Toronto council has asked Doug Ford to repeal the mayor’s strong powers | Daily News Byte

Toronto council has asked Doug Ford to repeal the mayor’s strong powers

 | Daily News Byte


Toronto city council is calling on the Doug Ford government to repeal a bill that allows the mayor to pass certain rules without a majority vote.

The motion, which was passed at Thursday’s council meeting, is part of a larger debate over extended mayoral powers granted to the city earlier this month by the Ontario government.

The legislation, also known as Bill 39, gives the mayors of Toronto and Ottawa the ability to propose and amend bylaws related to provincial priorities with a vote of more than one-third of council instead of a majority vote.

For Toronto, this would mean nine out of 25 councilors would have to support the mayor’s agenda.

The new powers, now in force, were specifically requested by Tory and heavily criticized by the majority of the council.

On Thursday, Counc. Amber Morley said that while she knew her motion was symbolic, she felt it was important for council to share their opinions with the province.

“I will look to my colleagues for their support to send this symbolic message to the province that this bill has no place in the city of Toronto and in any modern democracy in the world and it must be repealed,” he said.

Morley argued that the law allowed certain people to have the power to disenfranchise voices that deserved justice.

“I think it’s important for us as individuals, as leaders in our society, to stand up against abuses of power or overreach of power, which we’ve heard over and over again that has never been done.”

The motion passed 17 to 8, with Tory among those voting no. One councilor was absent from the vote.

Council also voted to ask the mayor of Toronto “not to exercise any power allowing motions to be passed with less than a 50 percent majority of the council” as well as a motion asking the province to allow the city of greater autonomy and decision-making regarding traffic safety, housing, cannabis application approval, and revenue-raising measures.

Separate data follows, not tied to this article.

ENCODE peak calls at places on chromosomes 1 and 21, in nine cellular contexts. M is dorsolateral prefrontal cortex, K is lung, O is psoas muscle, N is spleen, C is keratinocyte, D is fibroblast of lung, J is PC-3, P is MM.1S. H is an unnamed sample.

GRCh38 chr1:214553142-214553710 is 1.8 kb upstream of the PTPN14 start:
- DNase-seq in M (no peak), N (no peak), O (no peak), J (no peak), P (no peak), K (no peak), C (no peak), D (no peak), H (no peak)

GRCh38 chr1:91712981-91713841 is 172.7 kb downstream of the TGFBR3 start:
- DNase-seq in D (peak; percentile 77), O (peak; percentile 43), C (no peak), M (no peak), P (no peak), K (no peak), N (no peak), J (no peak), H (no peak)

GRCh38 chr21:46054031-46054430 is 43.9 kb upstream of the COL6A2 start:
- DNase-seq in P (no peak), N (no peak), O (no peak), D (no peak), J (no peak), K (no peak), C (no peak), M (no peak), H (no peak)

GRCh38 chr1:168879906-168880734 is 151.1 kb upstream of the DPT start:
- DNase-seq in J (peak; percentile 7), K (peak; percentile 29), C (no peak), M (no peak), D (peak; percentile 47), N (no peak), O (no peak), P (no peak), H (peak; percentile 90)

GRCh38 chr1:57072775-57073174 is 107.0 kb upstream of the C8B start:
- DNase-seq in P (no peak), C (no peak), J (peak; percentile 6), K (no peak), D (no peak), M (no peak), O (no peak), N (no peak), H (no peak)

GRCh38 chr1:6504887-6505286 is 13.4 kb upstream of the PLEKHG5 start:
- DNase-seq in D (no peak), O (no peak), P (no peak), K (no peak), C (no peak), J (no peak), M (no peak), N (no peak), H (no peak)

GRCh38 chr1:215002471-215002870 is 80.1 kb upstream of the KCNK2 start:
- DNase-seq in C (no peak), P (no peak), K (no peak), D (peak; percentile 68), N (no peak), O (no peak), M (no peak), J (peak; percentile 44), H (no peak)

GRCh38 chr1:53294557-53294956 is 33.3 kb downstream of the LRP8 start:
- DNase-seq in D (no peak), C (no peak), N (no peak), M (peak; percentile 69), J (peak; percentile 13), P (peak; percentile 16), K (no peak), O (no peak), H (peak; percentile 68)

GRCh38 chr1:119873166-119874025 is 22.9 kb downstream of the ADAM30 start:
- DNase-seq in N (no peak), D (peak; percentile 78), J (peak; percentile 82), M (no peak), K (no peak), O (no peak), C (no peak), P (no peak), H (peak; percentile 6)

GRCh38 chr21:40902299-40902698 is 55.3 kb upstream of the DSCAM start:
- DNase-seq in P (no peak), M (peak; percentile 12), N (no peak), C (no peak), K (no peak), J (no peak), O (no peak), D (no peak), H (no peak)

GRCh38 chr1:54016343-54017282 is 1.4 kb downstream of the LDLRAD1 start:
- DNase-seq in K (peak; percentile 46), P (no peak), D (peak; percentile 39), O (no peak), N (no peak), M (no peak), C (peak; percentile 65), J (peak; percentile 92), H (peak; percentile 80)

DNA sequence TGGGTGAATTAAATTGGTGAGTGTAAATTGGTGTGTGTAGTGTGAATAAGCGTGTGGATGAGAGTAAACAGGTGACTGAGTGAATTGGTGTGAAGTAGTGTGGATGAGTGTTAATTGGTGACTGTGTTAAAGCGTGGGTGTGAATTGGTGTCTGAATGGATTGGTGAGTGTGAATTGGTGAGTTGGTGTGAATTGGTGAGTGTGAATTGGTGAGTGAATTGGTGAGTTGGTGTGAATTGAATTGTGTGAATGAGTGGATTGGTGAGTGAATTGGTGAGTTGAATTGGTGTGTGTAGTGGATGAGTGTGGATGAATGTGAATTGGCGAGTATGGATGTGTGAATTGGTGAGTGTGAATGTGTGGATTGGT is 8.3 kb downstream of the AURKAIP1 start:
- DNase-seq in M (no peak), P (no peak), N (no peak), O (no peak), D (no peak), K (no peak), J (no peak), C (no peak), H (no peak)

Council is also asking the province to hold consultations with the City of Toronto about provincial priorities set under strong mayoral powers.

As it stands, the powers can be used for anything related to housing construction, including building and maintaining related infrastructure such as transit and roads.


Both Tory and Ford have been steadfast in their support for Bill 39, saying councilors opposing the measures are playing “political theatre” or just want to hold on to their own power.

Speaking Wednesday, Tory maintained that in his conversations with residents, no one spoke to him about the law.

“You know who is talking to me about Bill 39? Nobody. They talked about housing, they talked about community safety,” he told reporters. “No one is talking to me about it. Nobody.”

“I’ll tell you what people raised me: housing, community, safety, transit. That’s what I’m doing here. Not theatrical productions.”

Before Bill 39 passed, 15 councilors sent a letter to the premier asking him to reconsider the bill until further consultation takes place. That letter, as well as numerous petitions calling for further consultation or for the law to be overturned, were ignored.

Speaking to reporters last week, the premier accused councilors who criticized the strong-willed mayor of wanting to “hold on to their power.”

“Having a councilman who gets 3,000 votes and has the same voting power as the mayor, that’s trampling on democracy,” Ford said at the time.

Toronto city council did not have a chance to debate or discuss the mayor’s extended strong powers until after the bill passed the Legislature, despite calls for a special meeting to be held.

In committee meetings, councilors said the bill “overrides the will of the voters” and “reduces the democratically elected city council to a tool for another government’s agenda.”

Bill 39 expands on another batch of strong mayoral powers granted to Toronto and Ottawa in November. Under that law, mayors have the ability to control the city budget, hire and fire department chiefs, and veto laws or amendments that conflict with provincial priorities.

While Tory said he supported the powers, he also stressed that he would first strive for consensus from the council and would not use them unless it was an issue of “city-wide importance”.


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